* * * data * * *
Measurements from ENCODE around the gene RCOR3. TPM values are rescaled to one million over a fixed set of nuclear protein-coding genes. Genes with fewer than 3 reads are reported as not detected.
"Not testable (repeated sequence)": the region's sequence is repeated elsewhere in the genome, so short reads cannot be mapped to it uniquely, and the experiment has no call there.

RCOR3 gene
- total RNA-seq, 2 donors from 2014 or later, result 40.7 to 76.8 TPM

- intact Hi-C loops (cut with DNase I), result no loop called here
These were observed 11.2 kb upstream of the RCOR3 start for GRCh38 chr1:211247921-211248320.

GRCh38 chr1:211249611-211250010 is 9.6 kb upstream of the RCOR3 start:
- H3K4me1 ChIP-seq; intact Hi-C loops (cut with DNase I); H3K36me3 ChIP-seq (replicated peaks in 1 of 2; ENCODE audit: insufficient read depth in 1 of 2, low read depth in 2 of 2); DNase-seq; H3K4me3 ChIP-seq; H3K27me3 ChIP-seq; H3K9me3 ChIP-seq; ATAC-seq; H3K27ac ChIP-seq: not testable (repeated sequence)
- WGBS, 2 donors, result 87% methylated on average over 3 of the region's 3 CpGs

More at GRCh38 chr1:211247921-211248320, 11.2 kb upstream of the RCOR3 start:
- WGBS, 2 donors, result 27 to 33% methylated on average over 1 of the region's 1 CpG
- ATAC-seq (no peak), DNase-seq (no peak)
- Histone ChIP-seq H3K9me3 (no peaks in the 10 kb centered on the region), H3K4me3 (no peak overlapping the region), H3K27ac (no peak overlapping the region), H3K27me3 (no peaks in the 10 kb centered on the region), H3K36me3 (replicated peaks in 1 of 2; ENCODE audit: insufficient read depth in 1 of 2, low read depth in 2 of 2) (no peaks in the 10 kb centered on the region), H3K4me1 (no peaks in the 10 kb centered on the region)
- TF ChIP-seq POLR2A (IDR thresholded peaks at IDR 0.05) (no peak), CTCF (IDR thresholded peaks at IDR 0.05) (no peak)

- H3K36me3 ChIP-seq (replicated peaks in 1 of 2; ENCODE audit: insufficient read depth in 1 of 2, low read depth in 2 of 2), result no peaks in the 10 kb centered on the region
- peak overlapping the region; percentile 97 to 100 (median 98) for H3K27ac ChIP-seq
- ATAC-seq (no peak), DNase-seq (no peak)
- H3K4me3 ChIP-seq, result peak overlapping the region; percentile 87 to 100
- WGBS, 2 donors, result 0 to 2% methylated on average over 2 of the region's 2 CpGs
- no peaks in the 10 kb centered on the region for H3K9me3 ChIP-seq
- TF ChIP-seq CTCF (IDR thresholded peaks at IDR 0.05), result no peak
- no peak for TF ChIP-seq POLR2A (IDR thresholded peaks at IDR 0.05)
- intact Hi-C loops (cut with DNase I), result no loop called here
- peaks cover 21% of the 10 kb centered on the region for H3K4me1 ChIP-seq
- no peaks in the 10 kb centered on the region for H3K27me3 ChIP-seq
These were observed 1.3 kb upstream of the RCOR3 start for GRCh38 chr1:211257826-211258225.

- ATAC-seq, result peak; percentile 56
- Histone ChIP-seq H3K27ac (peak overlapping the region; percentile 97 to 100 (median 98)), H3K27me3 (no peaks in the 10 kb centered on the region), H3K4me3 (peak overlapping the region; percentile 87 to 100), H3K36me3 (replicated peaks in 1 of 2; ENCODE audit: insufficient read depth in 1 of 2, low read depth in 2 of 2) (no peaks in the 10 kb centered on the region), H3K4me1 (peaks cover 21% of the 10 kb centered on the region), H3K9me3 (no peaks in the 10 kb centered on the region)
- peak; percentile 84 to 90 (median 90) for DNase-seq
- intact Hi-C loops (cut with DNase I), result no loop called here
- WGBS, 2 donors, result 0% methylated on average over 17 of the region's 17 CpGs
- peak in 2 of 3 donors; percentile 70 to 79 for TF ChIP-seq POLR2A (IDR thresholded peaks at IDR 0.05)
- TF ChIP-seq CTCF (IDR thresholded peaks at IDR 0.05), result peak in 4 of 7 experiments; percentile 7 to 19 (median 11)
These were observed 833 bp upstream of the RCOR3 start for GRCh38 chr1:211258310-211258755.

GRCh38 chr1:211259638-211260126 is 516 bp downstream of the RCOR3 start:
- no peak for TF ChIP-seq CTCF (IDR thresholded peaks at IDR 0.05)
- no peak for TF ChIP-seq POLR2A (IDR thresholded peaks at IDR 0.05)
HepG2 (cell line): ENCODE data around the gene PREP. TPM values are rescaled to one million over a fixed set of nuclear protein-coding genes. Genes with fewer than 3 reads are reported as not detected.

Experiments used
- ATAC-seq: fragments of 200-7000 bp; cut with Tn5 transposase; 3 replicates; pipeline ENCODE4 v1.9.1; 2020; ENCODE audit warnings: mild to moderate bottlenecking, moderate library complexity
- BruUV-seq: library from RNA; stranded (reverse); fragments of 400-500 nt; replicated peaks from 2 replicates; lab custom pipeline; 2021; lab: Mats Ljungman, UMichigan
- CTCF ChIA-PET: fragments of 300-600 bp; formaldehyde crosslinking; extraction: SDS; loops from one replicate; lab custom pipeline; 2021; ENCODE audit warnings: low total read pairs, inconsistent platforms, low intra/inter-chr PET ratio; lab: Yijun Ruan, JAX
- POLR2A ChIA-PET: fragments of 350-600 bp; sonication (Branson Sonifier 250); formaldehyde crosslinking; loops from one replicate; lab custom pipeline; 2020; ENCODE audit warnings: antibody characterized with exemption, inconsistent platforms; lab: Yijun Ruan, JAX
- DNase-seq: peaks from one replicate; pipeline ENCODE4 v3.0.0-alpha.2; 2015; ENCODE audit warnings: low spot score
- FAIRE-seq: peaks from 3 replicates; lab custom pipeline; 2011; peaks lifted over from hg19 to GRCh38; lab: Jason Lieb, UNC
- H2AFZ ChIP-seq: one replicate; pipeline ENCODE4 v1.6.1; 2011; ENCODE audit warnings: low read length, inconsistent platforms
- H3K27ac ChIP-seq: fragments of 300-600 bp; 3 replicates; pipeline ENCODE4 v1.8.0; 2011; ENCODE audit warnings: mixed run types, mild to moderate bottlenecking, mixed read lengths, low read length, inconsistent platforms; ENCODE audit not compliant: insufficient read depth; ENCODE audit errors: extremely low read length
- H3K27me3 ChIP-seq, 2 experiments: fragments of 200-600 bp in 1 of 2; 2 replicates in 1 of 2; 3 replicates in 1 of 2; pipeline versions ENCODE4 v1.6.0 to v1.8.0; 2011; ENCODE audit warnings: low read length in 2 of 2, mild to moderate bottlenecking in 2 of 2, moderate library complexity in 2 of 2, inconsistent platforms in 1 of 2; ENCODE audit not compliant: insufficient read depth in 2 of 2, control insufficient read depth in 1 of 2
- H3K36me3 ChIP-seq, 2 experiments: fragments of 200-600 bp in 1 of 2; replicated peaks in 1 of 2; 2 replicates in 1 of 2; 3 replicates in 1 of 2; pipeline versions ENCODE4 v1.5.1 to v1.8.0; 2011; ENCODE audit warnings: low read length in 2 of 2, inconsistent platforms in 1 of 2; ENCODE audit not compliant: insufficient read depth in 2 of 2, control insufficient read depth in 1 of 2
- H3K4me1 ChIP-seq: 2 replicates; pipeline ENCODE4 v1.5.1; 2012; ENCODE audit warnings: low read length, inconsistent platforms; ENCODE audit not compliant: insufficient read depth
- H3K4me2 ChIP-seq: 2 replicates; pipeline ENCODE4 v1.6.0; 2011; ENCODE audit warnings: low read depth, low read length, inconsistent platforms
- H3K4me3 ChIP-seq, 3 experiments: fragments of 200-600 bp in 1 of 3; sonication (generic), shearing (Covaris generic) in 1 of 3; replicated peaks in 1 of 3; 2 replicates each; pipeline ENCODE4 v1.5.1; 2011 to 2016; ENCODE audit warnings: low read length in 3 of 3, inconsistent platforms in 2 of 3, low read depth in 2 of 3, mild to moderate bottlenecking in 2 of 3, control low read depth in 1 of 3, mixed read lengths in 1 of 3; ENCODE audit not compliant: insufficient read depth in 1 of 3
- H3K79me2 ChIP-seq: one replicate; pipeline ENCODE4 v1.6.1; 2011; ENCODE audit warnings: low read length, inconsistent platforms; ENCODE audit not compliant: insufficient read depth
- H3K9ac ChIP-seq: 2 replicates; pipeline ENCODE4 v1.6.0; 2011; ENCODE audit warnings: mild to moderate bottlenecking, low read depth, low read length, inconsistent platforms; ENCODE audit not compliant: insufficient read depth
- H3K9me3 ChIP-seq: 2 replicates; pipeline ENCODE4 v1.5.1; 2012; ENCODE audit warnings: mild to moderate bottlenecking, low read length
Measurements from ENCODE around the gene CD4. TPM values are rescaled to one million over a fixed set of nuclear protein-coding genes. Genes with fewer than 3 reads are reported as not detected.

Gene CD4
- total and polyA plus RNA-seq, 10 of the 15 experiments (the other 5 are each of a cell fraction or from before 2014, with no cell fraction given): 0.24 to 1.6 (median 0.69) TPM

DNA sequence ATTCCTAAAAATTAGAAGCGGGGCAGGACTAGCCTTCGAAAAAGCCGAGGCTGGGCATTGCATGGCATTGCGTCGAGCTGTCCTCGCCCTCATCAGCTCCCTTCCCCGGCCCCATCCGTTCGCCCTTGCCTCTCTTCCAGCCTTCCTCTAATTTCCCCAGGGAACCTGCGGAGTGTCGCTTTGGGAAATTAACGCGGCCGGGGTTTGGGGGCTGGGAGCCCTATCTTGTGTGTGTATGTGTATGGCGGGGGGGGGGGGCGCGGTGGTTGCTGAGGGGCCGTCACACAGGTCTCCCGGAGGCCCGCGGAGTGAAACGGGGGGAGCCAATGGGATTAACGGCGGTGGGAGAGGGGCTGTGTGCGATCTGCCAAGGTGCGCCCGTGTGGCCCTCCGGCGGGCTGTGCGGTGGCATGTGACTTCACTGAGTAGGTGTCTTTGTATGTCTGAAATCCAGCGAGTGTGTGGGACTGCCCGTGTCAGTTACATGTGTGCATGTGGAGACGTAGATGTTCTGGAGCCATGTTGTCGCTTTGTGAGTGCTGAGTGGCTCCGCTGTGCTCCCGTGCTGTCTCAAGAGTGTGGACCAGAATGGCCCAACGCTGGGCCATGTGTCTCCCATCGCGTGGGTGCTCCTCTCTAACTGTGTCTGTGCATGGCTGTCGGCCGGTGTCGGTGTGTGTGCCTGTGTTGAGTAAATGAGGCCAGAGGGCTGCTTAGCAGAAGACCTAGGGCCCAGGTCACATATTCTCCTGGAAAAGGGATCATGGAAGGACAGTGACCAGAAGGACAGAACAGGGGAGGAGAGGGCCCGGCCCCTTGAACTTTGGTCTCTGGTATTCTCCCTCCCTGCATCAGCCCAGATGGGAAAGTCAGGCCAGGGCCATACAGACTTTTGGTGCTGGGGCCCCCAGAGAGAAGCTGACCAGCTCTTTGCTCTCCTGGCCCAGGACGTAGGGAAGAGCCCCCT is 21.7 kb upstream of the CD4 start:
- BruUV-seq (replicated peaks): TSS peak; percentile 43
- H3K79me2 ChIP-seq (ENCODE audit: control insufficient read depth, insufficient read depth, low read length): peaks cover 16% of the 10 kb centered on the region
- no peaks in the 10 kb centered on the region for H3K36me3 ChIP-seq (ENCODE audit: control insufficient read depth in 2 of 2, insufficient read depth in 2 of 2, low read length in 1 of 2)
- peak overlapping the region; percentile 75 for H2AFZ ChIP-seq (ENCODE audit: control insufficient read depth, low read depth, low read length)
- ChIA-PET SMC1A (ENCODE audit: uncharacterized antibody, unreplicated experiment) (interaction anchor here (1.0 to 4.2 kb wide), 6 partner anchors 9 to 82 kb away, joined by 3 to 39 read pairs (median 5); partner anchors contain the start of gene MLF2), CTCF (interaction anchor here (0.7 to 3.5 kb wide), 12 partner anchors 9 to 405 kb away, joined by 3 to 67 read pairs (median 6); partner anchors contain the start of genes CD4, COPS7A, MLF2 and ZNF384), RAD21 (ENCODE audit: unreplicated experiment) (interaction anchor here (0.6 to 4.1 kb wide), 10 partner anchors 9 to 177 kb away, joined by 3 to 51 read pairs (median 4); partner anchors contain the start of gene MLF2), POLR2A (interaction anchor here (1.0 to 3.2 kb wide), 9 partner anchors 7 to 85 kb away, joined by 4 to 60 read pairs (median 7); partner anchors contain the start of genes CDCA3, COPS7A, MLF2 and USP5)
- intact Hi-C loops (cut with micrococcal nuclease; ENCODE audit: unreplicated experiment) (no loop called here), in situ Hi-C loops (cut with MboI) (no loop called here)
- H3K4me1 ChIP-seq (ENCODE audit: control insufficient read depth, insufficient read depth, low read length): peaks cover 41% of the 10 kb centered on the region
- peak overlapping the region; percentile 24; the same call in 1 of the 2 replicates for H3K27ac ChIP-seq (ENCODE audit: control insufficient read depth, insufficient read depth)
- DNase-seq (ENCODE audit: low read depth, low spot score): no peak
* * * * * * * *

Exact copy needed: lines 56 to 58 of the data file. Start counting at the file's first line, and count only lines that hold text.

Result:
Measurements from ENCODE around the gene CD4. TPM values are rescaled to one million over a fixed set of nuclear protein-coding genes. Genes with fewer than 3 reads are reported as not detected.

Gene CD4
- total and polyA plus RNA-seq, 10 of the 15 experiments (the other 5 are each of a cell fraction or from before 2014, with no cell fraction given): 0.24 to 1.6 (median 0.69) TPM